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The Facts About Fact-Checkers

The opinions expressed by columnists are their own and do not necessarily represent the views of

You don’t have to be a student of ancient Roman poetry to have heard Juvenal’s famous line “Who watches the watchmen?” But perhaps a more apt question today would be: Who checks the fact-checkers?

Fact-checkers aren’t a new thing, but they’ve become a popular feature on many news sites. And let’s face it, it’s something that can be really useful. The downside of having so much information at our fingertips is that we’re drowning in it. It’s not easy to double-check it all for accuracy, so we generally accept or reject what we see on faith alone.

Enter the fact-checker. At last, someone willing to dig a bit and let us know if the unemployment figure some politician used in a speech is even close. Or if the tax statistics in a White House press release are true. And so on.

Except that’s not how many fact-checkers work.

Some do, yes, and when it’s a matter of mining some data from a particular report or government agency, it’s a pretty straightforward task. But when you look closer, you start to notice that many of these features veer sharply into what can be more accurately called opinion-checking.

Consider what happened recently with White House adviser Ivanka Trump and The Washington Post. The president’s daughter reacted to the positive employment numbers released on July 6 by saying this:

“I think one of the tremendous opportunities that we’re seeing because the economy is so strong is that people who have been out of the workforce are coming back off the sidelines. And this is something we are working incredibly hard to incentivize. Because there is a large population of prime-age men and women who are out of the workforce and who are now slowly starting to return. Two million people have come off food stamps and are starting to reenter the economy, and we think that’s incredibly positive, and we’re very excited about that.”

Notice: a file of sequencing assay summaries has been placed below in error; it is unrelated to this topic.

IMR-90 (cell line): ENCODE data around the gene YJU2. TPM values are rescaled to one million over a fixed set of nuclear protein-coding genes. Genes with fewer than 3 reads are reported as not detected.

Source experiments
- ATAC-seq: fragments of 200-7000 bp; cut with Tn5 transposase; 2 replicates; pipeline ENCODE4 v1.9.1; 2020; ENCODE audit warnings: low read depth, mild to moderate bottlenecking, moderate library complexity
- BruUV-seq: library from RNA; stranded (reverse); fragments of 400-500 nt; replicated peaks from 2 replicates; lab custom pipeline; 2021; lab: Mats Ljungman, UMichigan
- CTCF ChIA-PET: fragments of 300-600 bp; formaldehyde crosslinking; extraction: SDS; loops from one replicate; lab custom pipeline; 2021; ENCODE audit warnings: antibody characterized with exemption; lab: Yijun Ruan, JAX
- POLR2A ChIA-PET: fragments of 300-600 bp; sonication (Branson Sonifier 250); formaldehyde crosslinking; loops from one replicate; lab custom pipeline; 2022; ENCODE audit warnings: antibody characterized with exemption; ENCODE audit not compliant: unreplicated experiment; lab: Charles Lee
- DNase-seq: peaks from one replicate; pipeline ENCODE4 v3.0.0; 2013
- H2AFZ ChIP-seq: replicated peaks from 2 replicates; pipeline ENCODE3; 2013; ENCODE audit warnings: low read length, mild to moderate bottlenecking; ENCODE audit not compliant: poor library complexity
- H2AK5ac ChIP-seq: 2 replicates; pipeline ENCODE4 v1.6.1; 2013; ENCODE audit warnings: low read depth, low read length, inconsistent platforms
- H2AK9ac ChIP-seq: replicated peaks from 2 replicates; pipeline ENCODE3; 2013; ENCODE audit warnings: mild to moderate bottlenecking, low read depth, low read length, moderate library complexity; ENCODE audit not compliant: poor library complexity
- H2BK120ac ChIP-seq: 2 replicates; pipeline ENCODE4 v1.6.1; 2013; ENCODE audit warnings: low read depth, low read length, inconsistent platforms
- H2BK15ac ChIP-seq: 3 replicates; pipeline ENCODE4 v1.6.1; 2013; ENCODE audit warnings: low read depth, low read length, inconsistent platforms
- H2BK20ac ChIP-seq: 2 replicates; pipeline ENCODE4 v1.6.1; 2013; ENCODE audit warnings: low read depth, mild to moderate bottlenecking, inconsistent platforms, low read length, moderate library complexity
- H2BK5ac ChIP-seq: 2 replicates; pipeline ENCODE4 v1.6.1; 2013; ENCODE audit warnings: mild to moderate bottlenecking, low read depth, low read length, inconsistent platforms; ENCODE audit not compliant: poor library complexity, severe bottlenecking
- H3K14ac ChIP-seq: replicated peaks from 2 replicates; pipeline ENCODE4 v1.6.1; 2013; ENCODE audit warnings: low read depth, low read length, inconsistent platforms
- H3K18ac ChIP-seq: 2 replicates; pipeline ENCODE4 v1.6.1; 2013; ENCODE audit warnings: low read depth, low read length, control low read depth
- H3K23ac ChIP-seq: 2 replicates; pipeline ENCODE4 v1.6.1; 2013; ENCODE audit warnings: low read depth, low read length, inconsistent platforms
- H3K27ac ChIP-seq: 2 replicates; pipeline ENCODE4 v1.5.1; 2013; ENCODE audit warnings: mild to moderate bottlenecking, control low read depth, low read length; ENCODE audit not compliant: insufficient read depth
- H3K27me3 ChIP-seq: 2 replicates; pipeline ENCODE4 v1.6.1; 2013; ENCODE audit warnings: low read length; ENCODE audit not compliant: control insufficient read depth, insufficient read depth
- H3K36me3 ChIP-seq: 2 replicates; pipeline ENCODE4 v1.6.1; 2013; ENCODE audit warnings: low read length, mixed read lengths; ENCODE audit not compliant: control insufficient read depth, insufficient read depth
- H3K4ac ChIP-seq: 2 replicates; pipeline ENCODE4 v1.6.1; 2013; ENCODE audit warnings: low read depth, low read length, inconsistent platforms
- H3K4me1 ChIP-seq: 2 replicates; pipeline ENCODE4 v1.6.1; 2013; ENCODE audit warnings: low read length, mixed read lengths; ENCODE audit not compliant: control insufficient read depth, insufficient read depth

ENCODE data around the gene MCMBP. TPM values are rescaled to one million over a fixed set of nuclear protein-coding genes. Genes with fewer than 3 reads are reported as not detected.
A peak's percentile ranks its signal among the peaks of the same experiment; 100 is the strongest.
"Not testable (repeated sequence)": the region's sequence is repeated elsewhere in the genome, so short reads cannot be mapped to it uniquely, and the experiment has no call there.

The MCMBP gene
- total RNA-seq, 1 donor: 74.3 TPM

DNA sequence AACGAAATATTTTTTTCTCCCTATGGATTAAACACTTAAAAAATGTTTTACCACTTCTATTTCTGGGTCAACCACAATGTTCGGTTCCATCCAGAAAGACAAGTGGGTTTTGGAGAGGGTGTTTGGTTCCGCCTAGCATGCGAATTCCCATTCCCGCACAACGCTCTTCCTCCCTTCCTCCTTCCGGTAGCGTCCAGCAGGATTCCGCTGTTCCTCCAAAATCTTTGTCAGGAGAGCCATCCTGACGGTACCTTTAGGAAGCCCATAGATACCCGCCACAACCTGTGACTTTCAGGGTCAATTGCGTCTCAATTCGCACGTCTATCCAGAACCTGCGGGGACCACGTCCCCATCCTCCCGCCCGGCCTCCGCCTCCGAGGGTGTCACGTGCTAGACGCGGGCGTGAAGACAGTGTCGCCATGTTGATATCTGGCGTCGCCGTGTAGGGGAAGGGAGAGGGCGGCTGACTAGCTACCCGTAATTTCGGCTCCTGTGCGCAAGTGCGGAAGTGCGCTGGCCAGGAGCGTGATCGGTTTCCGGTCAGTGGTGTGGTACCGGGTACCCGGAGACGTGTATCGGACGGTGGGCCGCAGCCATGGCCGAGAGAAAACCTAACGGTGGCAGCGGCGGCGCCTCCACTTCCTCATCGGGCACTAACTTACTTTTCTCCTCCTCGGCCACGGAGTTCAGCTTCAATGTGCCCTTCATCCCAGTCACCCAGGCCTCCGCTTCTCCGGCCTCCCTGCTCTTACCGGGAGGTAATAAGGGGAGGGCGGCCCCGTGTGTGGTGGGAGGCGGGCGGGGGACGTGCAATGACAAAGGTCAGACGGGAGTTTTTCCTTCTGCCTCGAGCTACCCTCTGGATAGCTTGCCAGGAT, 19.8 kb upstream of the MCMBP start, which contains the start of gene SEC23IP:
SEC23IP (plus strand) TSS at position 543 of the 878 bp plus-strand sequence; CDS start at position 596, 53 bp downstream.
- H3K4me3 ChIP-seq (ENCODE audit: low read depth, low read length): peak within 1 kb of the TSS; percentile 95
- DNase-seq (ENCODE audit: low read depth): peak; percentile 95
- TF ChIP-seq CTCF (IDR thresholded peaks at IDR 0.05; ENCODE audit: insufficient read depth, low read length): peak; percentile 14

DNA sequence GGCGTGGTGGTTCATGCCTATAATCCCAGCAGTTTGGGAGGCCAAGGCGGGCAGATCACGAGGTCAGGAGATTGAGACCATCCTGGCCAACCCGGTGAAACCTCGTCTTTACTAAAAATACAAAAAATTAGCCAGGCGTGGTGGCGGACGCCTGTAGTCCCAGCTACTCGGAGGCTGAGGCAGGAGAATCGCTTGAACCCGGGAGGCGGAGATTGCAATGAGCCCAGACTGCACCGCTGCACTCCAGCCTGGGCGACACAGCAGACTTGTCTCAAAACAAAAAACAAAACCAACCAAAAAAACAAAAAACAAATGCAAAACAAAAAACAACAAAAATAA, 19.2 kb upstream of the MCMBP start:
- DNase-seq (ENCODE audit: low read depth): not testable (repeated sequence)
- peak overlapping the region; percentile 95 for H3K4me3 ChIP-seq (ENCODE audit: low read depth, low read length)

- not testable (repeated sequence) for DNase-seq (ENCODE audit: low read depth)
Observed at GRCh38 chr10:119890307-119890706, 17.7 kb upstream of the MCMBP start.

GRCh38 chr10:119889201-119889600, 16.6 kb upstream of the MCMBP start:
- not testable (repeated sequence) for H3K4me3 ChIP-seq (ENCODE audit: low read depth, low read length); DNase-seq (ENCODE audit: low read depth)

True or false? The Post’s Meg Kelly decided to scrutinize this statement.

You may be thinking, well, that shouldn’t be too hard. There’s only one fact in her statement that can even be checked: the number of people who have come off food stamps. Kelly looks it up, and finds that it’s “an accurate statistic.” 

So, case closed? Does Ms. Trump get no “Pinocchios” on the Post’s scale (with four indicating a completely false statement)?

Nope. She gets two out of four “Pinocchios.”

Why? Because Kelly spends most of the column talking about the other parts of Trump’s statement, such as whether it really is “prime-age men and women” who are reentering the workforce,” and whether one can refer to the size of that group as “large” or not.

The upshot of her analysis? Maybe yes, maybe no. It depends on how you look at it. After illustrating how one can spin the data in different ways, Kelly proclaims: “Trump is using accurate data to draw faulty conclusions.”

There’s already a journalistic label for what Kelly is doing, and it’s not “fact-checking.” It’s “news analysis.” So why is this article flying under the “fact-checker” flag? Simple. It carries the cache of objectivity. “Analysis” can be done by any journalist with an anti- or pro-Trump axe to grind, but “fact-checking”? You can’t question that, right?

Wrong. You can, and you should. As The Wall Street Journal’s James Taranto has noted: 

“Some good work is done under the rubric of ‘fact-checking,’ but … ‘fact-check’ journalists do not limit themselves to questions of verifiable objective fact. Frequently they accuse politicians of dishonesty because the journalists favor a different interpretation of facts that are not in dispute. Sometimes their ‘rulings’ are mere opinions on matters about which they do not know the facts, or that are not factual questions at all.”

Pinocchio longed for the day he’d become a real boy. Can we look forward to a time when Kelly and her fellow journalists become genuine fact-checkers?

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